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From the Vet

What to Know About Heartworm in Dogs and How to Prevent It

by Dr. Eileen Savier CVA, CVCH

Jan 8, 2024

As I prepare for my appointments next week one of my procedures is initiating heartworm treatment on a young dog. It is January and I am treating heartworm…I am nervous about treating this dog who’s heart is enlarged from the disease and has changes to the lungs. Treatment is necessary but may also cause a lot of complications and potentially kill this dog. So I find in necessary to write another blog about this disease since there are so many owners in the area who do not give heartworm prevention year round.

Dirofilaria Immitis (Canine Heartworm)

Dirofilaria immitis (canine heartworm) is transmitted by over 60 species of mosquitos. This disease is present worldwide, in the United States it is more prevalent in the East and South but disease has been documented in all of the continental states. Outdoor dogs are 4-5 times more likely than indoor dogs and infections in a given dog range from 15-250 worms. Adult female worms live in the pulmonary arteries and release live young (microfilaria) into the circulation which can circulate for 3 years. Mosquitos are intermediate hosts and upon feeding on animals they inject a larval stage into tissue. The larva migrate through soft tissue and into circulation. Here they mature into mature adults and begin releasing live young into the blood stream about 6-9 months after the initial infection. There is no consistent relationship between the number of worms and the severity of disease that develops.

The parasites cause damage to the pulmonary arteries, lungs, the muscle of the heart, causes pulmonary hypertension, thrombus formation, increased vascular permeability and interstitial and alveolar edema. The worms also release substances that prevent vasodilation and cause constriction of the bronchi. This causes inflammation decreasing oxygen transfer and my lead to irreversible fibrosis in the capillary beds. Blood flow becomes impaired and can lead to acute heart failure. The worms also carry their own intracellular bacteria (Wolbachia) which contribute to the pathogenesis of heartworm disease.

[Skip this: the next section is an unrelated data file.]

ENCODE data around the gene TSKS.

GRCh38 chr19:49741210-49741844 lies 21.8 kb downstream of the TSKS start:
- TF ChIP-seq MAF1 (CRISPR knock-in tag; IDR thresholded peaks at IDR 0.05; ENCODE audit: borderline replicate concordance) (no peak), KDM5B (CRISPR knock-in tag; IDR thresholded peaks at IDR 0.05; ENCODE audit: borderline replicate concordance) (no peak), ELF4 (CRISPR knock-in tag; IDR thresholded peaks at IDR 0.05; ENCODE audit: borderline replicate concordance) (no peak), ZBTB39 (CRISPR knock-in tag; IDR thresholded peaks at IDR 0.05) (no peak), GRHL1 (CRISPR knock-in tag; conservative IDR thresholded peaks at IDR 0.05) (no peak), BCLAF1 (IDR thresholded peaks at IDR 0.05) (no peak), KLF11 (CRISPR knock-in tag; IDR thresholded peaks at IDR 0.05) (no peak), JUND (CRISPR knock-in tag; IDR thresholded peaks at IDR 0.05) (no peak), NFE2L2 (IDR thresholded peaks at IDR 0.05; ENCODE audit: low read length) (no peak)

At the time of diagnosis most dogs are acting normally with no signs of illness. The physical exam can vary but is generally normal. Diagnosis includes a positive antigen test, a second positive Ag test at a lab, and identifying the presence of microfilaria. After the diagnosis is made full lab work and chest x-rays are used to help determine the severity of the disease prior to starting therapy for the parasites. The risks of complications associated with treatment increase when changes to the heart size and shape and changes to the lung tissue are present. If the dog is showing evidence of heart failure at the time of diagnosis referral to a cardiologist may be recommended for treatment.